Ninth Circuit Court of Appeals Hands Down Ruling in Favor of Japanese Whale Poachers

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Sea Shepherd U.S. Calls Ruling a “Bad Decision,”

Says ICR Are Pirates of Greed Getting Away with Murder

FRIDAY HARBOR, Wash. — February 27, 2013 — In response to the Ninth Circuit Court of Appeals opinion in a preliminary injunction hearing against Sea Shepherd Conservation Society U.S. as brought by Japan’s Institute for Cetacean Research (ICR) — a government-subsidized front for commercial whaling — the global marine conservation nonprofit calls the ruling a “bad decision,” but says the gavel hasn’t come down quite yet. A ruling from a pending trial and other legal actions are yet to come. Meanwhile, the group says Japan’s whale-poaching pirates of greed are literally getting away with murder — the murder of whales.

The SSS Bob Barker in the Southern Ocean Photo: Billy Danger / Sea Shepherd

The SSS Bob Barker in the Southern Ocean
Photo: Billy Danger / Sea Shepherd

Moreover, Sea Shepherd has called for the case to be reviewed again before an eleven-judge Ninth Circuit Court panel. The Ninth Circuit Court issued a temporary injunction in December in favor of the Japanese whale-poaching fleet and against Sea Shepherd U.S.’s activities in the Southern Ocean, overturning a decision by the Honorable District Court Judge Richard A. Jones in March of last year. At the time, the temporary injunction was issued with no opinion whatsoever. The opinion was finally issued late Monday and ignored the well-reasoned ruling in Sea Shepherd’s favor by Judge Jones.

In this most recent ruling, the Ninth Circuit called Sea Shepherd “pirates,” but it is indeed the whale poachers who are the real pirates in this scenario — pirates of greed and murder. At a press conference at the National Press Club earlier this month, iconic Environmental Attorney Robert F. Kennedy, Jr. echoed that sentiment about the ICR:

“…The Institute for Cetacean Research, which is an arm of the Japanese government, is really a pirate organization masquerading as a scientific research group. … If you are violating international law on the high seas, you are a pirate,” he added.

“And we have in our country a long and proud history of battling piracy on the high seas, beginning in 1805 when Thomas Jefferson sent the marines to Tripoli to subdue the Barbary Pirates. And we ought to be, not trying to impede Paul Watson and Sea Shepherd, but we should be issuing him letters of marque in order to support and recognize the important value of his activities to our country and to the world community in battling a pirate organization that is in violation of international laws. He is performing a profound public service for all of us and instead of recognizing him, the U.S. government, various agencies of the U.S. government, have attempted to impede him,” Kennedy, Jr. said.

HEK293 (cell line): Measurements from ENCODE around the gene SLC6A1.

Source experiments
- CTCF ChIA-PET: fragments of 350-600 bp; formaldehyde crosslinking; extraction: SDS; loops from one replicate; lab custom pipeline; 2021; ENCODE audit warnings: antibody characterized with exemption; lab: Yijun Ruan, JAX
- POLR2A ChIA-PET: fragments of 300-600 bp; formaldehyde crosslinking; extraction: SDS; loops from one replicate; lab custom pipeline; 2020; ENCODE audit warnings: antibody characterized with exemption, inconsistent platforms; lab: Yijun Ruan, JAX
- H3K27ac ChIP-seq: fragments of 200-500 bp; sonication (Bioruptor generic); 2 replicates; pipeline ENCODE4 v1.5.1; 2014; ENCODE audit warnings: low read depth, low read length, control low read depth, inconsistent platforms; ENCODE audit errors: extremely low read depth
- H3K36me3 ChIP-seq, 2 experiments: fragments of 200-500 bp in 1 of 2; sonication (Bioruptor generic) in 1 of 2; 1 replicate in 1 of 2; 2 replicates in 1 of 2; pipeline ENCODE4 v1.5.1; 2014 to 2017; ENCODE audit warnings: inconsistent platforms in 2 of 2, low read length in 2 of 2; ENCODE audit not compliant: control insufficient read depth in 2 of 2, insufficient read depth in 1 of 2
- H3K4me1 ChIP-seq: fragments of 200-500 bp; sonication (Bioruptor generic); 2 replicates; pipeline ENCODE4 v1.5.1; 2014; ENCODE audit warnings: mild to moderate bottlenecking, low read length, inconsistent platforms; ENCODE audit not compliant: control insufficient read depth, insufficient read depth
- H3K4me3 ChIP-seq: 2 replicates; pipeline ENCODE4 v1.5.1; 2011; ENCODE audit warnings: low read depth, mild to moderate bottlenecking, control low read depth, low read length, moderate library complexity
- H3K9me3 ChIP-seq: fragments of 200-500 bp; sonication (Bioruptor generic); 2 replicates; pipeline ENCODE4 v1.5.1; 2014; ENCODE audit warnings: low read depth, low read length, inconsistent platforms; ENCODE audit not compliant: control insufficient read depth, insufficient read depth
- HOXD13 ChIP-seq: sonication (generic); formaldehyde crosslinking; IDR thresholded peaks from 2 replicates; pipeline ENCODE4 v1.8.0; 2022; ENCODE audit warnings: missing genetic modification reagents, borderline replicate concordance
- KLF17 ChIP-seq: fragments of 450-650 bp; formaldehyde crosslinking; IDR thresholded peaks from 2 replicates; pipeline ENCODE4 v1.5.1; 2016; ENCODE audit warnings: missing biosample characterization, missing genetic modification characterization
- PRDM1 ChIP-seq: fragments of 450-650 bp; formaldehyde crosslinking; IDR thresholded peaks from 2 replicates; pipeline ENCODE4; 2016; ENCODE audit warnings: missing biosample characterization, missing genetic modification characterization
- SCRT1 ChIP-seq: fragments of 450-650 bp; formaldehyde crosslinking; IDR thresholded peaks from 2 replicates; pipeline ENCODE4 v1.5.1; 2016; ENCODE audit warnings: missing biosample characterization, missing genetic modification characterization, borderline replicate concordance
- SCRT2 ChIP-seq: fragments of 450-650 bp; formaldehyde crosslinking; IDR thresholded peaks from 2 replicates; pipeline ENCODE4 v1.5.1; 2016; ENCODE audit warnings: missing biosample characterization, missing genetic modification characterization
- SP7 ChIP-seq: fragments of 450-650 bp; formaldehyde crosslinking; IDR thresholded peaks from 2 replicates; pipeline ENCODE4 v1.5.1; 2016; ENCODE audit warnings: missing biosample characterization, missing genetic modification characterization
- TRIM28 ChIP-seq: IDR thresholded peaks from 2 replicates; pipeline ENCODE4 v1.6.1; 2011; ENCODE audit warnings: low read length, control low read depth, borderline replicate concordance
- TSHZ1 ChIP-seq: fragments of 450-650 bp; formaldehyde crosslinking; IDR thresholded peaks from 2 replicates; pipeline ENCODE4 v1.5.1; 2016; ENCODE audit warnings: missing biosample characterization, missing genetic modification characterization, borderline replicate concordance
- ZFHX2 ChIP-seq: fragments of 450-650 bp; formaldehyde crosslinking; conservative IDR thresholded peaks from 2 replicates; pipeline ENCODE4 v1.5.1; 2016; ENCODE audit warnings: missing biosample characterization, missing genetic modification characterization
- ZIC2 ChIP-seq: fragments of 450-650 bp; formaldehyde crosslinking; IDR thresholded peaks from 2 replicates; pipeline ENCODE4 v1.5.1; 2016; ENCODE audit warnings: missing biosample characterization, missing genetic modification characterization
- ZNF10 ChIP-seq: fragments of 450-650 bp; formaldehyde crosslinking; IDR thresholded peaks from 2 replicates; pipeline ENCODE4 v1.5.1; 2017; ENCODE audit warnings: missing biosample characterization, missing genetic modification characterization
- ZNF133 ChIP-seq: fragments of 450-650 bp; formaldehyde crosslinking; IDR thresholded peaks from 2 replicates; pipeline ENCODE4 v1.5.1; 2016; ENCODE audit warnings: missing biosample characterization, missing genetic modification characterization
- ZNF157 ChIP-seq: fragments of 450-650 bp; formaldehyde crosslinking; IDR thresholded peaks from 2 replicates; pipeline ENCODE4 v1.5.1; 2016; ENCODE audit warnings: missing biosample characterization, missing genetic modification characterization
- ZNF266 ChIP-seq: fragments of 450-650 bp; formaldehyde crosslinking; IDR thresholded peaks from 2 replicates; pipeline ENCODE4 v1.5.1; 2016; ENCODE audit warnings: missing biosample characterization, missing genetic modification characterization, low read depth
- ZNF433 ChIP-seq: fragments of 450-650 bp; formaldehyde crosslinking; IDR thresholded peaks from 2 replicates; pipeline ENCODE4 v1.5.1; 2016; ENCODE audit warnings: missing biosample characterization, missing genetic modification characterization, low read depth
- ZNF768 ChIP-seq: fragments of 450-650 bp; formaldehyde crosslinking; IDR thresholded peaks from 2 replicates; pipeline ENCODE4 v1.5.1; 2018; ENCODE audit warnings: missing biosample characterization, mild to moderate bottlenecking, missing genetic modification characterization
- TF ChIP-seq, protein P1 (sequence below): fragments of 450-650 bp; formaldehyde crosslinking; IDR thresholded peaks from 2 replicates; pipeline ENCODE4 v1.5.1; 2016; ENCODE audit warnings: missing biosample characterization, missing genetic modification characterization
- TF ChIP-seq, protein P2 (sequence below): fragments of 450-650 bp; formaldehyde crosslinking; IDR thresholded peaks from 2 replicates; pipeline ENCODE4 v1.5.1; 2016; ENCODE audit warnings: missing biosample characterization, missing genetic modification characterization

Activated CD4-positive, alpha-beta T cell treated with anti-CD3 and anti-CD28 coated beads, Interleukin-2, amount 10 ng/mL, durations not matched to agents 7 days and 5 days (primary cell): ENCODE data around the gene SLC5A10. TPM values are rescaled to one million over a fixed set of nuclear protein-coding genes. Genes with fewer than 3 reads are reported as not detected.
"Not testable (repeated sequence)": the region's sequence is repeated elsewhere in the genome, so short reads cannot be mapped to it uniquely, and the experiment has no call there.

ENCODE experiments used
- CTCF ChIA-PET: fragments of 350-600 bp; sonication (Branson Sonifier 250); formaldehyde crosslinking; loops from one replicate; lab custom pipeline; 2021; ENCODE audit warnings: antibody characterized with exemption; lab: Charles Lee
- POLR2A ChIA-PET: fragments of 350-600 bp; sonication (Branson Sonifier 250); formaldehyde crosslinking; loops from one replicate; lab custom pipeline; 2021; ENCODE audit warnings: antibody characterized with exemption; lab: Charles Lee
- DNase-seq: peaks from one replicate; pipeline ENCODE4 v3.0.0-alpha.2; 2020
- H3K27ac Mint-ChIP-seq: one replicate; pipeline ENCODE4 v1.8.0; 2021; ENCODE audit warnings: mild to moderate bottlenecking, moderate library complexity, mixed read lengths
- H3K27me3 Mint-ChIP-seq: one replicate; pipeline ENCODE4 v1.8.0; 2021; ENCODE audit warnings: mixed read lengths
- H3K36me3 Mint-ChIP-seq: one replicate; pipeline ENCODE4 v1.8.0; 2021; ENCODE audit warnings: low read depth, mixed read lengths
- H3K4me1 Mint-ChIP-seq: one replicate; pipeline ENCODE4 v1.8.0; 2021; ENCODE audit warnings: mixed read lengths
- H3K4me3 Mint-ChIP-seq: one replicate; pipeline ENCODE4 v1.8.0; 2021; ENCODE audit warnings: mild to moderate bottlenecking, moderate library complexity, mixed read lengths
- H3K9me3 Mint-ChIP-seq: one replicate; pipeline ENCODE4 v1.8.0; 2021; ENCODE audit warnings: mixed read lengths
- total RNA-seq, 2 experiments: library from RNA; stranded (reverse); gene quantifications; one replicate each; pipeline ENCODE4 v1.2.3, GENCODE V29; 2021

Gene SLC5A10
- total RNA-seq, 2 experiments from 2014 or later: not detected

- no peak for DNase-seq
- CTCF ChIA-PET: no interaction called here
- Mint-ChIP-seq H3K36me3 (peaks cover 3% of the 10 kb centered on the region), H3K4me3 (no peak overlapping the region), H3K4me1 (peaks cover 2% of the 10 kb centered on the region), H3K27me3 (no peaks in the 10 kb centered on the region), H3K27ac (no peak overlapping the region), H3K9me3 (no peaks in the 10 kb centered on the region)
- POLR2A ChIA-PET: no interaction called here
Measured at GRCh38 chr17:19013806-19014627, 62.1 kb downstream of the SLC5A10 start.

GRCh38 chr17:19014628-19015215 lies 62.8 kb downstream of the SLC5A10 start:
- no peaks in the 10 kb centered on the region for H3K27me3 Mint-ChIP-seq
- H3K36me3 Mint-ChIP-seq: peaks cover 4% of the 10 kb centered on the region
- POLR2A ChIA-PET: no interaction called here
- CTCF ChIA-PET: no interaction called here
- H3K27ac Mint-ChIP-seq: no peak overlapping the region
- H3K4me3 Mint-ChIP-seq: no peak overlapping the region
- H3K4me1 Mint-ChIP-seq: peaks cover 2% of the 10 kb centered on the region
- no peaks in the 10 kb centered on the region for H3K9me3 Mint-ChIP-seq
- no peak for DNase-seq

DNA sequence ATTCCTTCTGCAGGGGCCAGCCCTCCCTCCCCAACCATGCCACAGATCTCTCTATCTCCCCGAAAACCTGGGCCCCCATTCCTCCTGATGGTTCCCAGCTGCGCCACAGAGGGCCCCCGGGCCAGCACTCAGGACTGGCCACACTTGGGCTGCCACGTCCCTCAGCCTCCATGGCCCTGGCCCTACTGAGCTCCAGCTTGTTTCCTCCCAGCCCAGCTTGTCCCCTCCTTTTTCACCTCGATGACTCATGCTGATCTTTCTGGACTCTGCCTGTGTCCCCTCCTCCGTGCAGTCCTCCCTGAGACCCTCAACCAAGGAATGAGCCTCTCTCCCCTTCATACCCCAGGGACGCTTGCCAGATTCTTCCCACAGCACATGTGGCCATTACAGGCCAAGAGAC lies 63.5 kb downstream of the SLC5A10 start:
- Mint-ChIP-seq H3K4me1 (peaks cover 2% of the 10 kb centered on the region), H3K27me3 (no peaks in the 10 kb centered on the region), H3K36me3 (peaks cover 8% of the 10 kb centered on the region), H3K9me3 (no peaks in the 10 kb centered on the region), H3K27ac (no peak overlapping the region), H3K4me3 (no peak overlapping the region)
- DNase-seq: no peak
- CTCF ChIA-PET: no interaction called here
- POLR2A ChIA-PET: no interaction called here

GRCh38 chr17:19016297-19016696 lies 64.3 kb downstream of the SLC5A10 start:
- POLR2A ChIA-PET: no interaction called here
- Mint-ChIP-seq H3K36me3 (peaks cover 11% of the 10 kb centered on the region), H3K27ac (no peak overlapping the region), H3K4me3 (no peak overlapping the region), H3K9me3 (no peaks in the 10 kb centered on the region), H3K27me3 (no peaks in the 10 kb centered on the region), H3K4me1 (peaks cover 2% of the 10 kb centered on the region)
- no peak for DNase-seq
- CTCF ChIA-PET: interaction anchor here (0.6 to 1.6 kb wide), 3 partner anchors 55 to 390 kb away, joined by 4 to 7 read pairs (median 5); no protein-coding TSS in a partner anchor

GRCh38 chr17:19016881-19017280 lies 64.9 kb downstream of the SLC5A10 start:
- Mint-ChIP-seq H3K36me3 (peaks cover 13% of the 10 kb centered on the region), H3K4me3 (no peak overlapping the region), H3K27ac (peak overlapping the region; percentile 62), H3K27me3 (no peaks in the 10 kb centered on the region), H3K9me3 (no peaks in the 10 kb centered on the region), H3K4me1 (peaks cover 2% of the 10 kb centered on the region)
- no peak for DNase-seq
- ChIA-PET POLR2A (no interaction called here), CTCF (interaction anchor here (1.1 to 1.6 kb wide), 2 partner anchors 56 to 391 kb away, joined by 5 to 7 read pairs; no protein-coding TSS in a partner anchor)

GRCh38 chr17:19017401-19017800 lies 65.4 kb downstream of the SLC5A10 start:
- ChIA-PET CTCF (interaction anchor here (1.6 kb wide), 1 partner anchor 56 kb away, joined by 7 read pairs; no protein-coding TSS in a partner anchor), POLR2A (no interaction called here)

Letters of marque were historically used by governments many years ago to seize genuine pirate ships. They were a government license authorizing a person (known as a privateer) to attack and capture enemy vessels and bring them before admiralty courts for condemnation and sale.

In addition, in a highly questionable and unprofessional move, the three-panel member of the Ninth Circuit Court called into question Judge Jones’ well-articulated ruling in which he said Sea Shepherd was acting in the public interest for the protection of wildlife and the Earth. He also reasoned further that the group’s activities amount to nothing more than low-level harassment. Still, clearly unconcerned with the plight of the planet, the Ninth Circuit made a rare and unwarranted decision that Jones should be removed from the case, with one of the three judges dissenting on that ruling.